May 8, 2009
Illustrated lecture expands on life of 18th-century resident Philip Vickers Fithian
John Fea, professor of American history at Messiah College, Grantham, Pa., will discuss the fascinating life of Philip Vickers Fithian during this illustrated lecture based on the book, “The Way of Improvement Leads Home: Philip Vickers Fithian and the Rural Enlightenment in Early America,” at 5:30 p.m. May 22 at the DeWitt Wallace Decorative Arts Museum.
Fithian is best known for the diary he wrote in 1773-74 while working as a tutor on the Virginia plantation of Robert Carter. This lecture also will delve into his inner life, experiences in the early American backcountry and his role as a Revolutionary chaplain.
A book signing will be held at 4:30 p.m. at the Museum Store.
A Colonial Williamsburg admissions ticket or Good Neighbor Card provides access to this lecture.
This lecture is part of the Distinguished Scholar Lecture Series sponsored by the Horatio Hall Whitridge & Gracia Grieb Whitrdge Lecture Fund.
Programs and exhibitions at The Colonial Williamsburg Foundation’s DeWitt Wallace Decorative Arts Museum are supported by the DeWitt Wallace Endowment Fund.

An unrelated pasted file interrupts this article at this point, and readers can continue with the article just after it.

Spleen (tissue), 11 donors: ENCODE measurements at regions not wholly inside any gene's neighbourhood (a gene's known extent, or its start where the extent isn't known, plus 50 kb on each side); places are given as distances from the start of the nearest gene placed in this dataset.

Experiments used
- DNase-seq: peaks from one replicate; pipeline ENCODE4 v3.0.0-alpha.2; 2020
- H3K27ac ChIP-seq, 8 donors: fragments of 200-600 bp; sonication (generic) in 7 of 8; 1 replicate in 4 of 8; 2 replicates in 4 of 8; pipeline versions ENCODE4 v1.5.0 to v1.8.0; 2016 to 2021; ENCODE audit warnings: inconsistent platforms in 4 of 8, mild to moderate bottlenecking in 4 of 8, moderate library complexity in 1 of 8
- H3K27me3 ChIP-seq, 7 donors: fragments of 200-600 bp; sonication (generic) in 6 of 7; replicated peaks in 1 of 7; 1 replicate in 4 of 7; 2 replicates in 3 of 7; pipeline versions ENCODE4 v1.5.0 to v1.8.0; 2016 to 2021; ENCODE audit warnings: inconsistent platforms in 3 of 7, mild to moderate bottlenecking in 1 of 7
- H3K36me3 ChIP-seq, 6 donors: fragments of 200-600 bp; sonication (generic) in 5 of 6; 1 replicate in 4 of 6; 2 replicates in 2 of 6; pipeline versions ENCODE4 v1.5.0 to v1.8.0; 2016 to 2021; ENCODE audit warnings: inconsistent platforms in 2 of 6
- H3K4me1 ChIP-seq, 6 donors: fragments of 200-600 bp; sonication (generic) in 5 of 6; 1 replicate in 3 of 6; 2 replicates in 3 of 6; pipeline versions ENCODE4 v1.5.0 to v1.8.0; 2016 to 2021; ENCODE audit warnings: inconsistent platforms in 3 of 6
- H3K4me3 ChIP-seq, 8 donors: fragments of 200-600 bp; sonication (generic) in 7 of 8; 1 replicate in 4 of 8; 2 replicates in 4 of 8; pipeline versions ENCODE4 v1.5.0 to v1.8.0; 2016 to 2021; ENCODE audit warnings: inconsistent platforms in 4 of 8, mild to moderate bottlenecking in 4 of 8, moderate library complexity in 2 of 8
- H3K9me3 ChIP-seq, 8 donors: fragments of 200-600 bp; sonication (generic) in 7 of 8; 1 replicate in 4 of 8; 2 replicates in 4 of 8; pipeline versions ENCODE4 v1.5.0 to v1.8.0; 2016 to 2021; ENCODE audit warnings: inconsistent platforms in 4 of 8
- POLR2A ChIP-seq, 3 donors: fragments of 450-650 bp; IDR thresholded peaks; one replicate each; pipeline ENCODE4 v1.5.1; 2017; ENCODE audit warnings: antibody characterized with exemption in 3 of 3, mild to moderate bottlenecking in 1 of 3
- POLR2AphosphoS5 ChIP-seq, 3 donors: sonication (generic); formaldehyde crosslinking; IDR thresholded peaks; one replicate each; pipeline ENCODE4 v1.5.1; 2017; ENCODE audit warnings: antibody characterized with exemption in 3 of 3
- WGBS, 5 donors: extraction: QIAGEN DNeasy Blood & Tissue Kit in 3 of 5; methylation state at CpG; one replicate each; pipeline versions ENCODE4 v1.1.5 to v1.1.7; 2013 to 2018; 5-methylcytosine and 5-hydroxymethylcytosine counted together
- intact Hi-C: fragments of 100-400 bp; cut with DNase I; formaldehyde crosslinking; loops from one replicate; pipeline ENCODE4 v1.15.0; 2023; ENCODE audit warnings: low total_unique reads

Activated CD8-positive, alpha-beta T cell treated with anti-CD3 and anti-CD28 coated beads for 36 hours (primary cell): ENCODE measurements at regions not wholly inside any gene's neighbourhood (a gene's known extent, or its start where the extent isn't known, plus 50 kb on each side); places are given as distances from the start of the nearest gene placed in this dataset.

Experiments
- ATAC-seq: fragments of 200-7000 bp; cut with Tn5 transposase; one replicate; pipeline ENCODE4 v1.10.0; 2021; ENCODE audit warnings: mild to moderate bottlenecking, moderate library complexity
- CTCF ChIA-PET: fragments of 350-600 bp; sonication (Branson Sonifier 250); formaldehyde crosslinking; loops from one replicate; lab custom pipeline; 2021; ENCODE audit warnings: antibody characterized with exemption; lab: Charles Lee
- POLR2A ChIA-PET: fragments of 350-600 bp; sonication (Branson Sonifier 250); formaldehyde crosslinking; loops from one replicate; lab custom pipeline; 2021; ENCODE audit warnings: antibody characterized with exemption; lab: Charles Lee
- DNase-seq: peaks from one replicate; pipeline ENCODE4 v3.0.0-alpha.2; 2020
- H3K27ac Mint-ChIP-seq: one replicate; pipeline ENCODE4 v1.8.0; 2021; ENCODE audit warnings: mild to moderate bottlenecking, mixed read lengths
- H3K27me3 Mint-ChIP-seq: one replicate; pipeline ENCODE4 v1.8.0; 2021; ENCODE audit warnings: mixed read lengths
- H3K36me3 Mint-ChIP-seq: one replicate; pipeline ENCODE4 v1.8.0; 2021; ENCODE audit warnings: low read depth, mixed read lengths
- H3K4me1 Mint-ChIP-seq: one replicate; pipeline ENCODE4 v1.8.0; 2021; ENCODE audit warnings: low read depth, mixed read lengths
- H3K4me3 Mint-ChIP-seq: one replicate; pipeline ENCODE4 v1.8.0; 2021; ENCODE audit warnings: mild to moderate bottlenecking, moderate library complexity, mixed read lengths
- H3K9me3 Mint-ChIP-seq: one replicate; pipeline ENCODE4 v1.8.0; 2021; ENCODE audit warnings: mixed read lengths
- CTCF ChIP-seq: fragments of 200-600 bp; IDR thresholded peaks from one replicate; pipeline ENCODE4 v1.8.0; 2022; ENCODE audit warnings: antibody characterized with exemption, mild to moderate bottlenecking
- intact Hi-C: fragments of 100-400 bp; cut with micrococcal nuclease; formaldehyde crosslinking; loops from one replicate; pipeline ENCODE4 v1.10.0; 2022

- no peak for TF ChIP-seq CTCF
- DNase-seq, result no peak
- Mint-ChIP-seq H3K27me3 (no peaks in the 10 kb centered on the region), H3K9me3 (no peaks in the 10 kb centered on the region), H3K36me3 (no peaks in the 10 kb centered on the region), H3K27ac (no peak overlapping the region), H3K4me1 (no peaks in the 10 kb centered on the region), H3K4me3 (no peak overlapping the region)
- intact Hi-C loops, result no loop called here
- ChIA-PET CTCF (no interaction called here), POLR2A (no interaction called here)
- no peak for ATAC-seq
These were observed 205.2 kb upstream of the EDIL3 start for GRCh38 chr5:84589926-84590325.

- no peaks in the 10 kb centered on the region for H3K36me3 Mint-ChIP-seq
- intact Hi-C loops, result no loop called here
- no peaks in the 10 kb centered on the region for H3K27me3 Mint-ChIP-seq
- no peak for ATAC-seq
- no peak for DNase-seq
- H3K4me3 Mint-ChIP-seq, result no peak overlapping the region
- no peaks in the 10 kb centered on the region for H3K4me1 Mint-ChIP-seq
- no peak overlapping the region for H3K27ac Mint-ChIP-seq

Entrance to Colonial Williamsburg Art Museums is through the Public Hospital of 1773 at 326 W. Francis St. For information call (757) 220-7724.
Established in 1926, the Colonial Williamsburg Foundation is the not-for-profit educational institution that preserves and operates the restored 18th-century Revolutionary capital of Virginia as a town-sized living history museum, telling the inspirational stories of our nation’s founding men and women. Within the restored and reconstructed buildings, historic interpreters, attired as colonial men and women from slaves to shopkeepers to soldiers, relate stories of colonial Virginia society and culture – stories of our journey to become Americans – while historic trades people research, demonstrate and preserve the 18th-century world of work and industry. As Colonial Williamsburg interprets life in the time of the American Revolution guests interact with history through “Revolutionary City®” – a dramatic live street theater presentation.
Williamsburg is located in Virginia’s Tidewater region, 20 minutes from Newport News, within an hour’s drive of Richmond and Norfolk, and 150 miles south of Washington, D.C., off Interstate 64. For more information about Colonial Williamsburg, call 1-800-HISTORY or visit Colonial Williamsburg’s Web site at www.history.org.